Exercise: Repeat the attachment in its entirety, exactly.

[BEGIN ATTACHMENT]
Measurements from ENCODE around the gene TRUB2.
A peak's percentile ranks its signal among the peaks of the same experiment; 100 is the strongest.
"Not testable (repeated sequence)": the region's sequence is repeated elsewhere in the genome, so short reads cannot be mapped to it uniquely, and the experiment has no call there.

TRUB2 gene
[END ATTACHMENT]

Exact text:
Measurements from ENCODE around the gene TRUB2.
A peak's percentile ranks its signal among the peaks of the same experiment; 100 is the strongest.
"Not testable (repeated sequence)": the region's sequence is repeated elsewhere in the genome, so short reads cannot be mapped to it uniquely, and the experiment has no call there.

TRUB2 gene